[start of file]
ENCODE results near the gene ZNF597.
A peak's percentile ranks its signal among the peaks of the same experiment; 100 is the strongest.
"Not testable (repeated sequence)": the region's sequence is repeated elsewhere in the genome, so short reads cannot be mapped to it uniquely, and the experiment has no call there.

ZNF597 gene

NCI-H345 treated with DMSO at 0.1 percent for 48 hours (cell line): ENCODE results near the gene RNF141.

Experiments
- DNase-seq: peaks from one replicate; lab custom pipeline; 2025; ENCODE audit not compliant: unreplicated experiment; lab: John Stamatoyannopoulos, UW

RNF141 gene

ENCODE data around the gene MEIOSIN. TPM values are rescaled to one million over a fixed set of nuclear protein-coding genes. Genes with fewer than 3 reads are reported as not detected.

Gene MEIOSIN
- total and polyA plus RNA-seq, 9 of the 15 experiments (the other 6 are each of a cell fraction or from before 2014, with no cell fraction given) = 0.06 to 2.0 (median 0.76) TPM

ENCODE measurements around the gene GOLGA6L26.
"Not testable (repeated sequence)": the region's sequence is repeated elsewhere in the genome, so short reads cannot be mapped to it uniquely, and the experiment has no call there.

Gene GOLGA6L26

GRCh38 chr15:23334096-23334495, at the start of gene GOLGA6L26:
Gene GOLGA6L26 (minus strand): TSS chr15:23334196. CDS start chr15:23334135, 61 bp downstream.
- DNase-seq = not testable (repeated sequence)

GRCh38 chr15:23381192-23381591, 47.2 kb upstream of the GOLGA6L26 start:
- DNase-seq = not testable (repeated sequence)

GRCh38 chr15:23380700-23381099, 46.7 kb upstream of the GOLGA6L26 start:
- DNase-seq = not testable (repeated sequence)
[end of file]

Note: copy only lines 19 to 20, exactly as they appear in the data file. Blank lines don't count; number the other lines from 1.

- DNase-seq = not testable (repeated sequence)

GRCh38 chr15:23380700-23381099, 46.7 kb upstream of the GOLGA6L26 start: